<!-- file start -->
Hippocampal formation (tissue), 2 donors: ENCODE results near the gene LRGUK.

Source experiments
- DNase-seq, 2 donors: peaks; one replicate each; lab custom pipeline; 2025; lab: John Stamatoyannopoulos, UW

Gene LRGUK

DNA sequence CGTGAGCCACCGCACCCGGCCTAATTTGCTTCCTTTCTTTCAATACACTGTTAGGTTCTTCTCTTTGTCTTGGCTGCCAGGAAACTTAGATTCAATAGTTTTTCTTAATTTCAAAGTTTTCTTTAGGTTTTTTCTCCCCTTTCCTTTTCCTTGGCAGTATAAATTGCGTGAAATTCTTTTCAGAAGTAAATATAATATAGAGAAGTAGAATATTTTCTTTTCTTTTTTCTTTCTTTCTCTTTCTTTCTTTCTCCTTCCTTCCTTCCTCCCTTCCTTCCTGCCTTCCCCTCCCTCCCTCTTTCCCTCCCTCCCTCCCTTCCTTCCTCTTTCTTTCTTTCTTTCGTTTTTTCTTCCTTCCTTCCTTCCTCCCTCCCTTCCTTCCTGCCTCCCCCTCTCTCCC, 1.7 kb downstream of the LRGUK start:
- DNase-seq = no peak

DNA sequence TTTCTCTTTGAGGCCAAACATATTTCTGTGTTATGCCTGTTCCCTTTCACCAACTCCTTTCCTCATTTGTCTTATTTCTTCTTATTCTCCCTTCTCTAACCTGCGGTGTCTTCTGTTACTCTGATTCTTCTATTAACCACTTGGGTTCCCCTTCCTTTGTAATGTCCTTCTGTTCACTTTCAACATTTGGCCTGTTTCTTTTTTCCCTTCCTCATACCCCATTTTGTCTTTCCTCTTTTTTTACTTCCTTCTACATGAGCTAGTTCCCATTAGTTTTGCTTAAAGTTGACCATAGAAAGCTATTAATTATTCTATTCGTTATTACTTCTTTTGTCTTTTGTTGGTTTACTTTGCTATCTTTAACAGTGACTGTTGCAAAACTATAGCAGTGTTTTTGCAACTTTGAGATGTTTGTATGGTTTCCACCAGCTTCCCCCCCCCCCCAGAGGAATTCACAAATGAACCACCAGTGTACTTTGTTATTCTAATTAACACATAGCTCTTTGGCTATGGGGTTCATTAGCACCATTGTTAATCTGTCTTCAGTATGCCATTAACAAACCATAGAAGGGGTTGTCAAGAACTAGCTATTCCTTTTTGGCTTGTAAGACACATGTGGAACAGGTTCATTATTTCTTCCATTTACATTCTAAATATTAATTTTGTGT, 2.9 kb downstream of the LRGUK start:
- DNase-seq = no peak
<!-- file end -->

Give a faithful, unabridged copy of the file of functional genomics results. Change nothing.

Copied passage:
Hippocampal formation (tissue), 2 donors: ENCODE results near the gene LRGUK.

Source experiments
- DNase-seq, 2 donors: peaks; one replicate each; lab custom pipeline; 2025; lab: John Stamatoyannopoulos, UW

Gene LRGUK

DNA sequence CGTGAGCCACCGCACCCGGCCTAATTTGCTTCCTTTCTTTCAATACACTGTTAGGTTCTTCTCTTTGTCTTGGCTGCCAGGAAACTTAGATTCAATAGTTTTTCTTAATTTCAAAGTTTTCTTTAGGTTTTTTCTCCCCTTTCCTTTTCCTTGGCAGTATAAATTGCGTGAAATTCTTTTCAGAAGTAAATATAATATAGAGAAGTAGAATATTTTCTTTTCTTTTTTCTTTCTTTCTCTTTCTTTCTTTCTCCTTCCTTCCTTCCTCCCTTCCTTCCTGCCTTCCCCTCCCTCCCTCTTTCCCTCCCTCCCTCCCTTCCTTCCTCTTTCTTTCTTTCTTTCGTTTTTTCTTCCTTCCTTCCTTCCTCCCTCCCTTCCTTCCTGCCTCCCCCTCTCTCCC, 1.7 kb downstream of the LRGUK start:
- DNase-seq = no peak

DNA sequence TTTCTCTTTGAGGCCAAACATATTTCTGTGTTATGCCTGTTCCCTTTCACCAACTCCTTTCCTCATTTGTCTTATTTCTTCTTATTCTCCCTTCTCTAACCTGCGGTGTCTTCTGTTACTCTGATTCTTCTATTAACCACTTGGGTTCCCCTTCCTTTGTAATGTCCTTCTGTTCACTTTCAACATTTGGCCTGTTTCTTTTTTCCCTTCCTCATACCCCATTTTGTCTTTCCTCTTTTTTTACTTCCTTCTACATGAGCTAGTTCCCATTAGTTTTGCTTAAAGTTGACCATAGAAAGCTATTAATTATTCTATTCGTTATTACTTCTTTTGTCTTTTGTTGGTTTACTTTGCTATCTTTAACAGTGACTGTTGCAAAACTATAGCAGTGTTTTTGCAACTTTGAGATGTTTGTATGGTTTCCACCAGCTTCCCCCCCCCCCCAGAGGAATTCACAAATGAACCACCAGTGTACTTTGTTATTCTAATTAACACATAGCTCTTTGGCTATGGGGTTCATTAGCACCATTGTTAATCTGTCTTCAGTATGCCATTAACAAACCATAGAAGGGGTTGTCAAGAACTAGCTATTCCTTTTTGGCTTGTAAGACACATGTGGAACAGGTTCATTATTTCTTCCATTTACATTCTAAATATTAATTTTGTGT, 2.9 kb downstream of the LRGUK start:
- DNase-seq = no peak